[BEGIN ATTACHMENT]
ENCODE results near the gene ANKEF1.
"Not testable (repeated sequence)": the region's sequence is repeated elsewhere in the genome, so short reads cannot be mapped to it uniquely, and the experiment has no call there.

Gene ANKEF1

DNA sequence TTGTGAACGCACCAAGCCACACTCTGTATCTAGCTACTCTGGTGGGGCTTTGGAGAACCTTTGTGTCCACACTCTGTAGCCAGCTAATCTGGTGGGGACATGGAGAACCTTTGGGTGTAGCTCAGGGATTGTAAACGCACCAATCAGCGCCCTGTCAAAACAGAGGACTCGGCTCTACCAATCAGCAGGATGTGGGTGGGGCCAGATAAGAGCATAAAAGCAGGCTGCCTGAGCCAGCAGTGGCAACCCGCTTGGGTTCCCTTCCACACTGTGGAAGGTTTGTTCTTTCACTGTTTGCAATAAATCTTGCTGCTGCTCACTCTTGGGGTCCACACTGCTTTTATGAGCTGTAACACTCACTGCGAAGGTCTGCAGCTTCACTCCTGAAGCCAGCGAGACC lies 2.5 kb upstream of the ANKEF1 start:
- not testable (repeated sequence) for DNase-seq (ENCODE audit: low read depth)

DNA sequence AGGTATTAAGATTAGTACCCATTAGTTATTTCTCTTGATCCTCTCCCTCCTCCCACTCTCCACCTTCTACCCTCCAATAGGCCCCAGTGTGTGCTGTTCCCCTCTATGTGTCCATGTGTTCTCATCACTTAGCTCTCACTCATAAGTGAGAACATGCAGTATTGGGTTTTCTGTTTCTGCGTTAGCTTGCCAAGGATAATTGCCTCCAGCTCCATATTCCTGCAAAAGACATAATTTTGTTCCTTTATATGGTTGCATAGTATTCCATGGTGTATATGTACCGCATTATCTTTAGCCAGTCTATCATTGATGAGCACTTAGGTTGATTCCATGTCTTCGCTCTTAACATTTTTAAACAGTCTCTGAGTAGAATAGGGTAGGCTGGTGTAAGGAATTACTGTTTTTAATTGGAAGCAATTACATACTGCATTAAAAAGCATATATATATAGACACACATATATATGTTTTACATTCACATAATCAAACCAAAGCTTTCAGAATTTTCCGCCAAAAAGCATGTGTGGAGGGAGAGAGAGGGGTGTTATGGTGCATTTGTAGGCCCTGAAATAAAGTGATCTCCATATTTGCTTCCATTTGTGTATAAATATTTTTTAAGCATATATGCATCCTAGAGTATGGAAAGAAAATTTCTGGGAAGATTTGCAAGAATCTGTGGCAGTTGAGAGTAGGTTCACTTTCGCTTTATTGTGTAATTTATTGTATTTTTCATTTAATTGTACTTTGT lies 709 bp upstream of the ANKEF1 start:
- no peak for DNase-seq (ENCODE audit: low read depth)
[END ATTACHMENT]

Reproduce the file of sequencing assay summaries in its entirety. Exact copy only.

ENCODE results near the gene ANKEF1.
"Not testable (repeated sequence)": the region's sequence is repeated elsewhere in the genome, so short reads cannot be mapped to it uniquely, and the experiment has no call there.

Gene ANKEF1

DNA sequence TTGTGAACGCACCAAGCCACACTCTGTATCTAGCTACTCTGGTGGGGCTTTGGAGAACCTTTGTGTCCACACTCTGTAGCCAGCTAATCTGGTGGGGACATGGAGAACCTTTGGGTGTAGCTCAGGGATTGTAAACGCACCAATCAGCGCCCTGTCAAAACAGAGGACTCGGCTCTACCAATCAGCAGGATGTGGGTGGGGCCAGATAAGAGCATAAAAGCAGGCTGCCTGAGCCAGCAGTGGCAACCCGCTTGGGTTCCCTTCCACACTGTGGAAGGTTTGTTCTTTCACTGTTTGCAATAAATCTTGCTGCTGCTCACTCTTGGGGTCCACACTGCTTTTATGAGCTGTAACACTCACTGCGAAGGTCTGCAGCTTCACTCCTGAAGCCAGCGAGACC lies 2.5 kb upstream of the ANKEF1 start:
- not testable (repeated sequence) for DNase-seq (ENCODE audit: low read depth)

DNA sequence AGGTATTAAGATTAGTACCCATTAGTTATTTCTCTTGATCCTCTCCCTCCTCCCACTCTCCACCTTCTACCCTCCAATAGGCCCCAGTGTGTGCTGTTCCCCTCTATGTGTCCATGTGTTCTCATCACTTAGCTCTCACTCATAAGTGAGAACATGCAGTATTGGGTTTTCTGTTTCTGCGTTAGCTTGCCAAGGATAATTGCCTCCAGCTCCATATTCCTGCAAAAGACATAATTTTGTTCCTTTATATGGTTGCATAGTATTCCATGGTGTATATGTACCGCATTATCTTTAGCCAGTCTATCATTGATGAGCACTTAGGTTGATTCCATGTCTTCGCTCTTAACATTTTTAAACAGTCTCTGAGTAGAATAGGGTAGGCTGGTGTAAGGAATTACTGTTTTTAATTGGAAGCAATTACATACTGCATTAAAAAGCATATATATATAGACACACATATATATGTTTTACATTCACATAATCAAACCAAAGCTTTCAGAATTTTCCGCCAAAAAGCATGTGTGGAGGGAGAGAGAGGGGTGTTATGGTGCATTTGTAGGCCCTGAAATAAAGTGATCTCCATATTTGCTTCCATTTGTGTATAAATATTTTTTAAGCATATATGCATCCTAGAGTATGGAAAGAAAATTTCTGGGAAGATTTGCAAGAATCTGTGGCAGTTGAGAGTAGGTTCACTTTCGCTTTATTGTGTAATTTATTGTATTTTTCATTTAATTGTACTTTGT lies 709 bp upstream of the ANKEF1 start:
- no peak for DNase-seq (ENCODE audit: low read depth)